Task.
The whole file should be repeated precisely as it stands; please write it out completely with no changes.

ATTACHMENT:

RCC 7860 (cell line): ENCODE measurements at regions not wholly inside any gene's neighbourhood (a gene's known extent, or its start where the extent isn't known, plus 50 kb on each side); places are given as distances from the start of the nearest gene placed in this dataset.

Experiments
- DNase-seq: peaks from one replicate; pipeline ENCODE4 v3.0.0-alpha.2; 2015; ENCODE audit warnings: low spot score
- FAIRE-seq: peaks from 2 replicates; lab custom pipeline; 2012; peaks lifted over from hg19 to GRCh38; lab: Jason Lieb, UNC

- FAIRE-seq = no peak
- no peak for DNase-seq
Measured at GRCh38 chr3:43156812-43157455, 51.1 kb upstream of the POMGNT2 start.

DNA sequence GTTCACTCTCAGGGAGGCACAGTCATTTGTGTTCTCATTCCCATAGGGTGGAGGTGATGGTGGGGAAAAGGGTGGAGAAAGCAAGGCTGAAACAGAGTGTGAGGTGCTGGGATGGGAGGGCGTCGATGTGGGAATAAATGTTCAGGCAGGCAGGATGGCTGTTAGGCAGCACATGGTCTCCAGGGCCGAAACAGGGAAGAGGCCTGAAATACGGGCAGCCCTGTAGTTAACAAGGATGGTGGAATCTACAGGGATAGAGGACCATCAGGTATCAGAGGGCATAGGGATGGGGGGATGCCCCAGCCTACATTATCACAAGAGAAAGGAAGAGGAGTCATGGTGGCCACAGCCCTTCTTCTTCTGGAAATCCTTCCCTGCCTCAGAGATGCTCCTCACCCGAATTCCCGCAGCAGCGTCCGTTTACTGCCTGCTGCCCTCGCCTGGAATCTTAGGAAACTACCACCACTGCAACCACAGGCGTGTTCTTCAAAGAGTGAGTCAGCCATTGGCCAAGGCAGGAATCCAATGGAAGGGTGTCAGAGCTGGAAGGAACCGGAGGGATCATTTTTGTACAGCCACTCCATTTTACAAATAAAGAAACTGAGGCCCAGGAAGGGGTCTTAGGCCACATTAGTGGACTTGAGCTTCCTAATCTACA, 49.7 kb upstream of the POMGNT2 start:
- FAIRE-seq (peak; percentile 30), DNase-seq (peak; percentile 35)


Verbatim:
RCC 7860 (cell line): ENCODE measurements at regions not wholly inside any gene's neighbourhood (a gene's known extent, or its start where the extent isn't known, plus 50 kb on each side); places are given as distances from the start of the nearest gene placed in this dataset.

Experiments
- DNase-seq: peaks from one replicate; pipeline ENCODE4 v3.0.0-alpha.2; 2015; ENCODE audit warnings: low spot score
- FAIRE-seq: peaks from 2 replicates; lab custom pipeline; 2012; peaks lifted over from hg19 to GRCh38; lab: Jason Lieb, UNC

- FAIRE-seq = no peak
- no peak for DNase-seq
Measured at GRCh38 chr3:43156812-43157455, 51.1 kb upstream of the POMGNT2 start.

DNA sequence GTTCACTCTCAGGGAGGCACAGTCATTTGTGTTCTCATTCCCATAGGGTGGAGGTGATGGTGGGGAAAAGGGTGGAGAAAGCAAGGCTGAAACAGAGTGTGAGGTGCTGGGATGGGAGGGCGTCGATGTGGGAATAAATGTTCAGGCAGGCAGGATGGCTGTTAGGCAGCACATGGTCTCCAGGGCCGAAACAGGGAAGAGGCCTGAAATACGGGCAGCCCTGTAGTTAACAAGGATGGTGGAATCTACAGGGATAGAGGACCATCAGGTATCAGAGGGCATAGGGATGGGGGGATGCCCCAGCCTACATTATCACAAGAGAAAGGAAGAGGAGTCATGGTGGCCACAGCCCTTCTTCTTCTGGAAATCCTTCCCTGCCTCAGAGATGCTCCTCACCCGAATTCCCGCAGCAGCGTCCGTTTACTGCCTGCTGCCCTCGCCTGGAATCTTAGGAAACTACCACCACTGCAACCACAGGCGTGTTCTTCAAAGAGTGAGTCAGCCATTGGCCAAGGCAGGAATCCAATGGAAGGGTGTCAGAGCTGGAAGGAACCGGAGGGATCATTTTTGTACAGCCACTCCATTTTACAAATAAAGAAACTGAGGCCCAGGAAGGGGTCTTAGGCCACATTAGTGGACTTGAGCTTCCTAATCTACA, 49.7 kb upstream of the POMGNT2 start:
- FAIRE-seq (peak; percentile 30), DNase-seq (peak; percentile 35)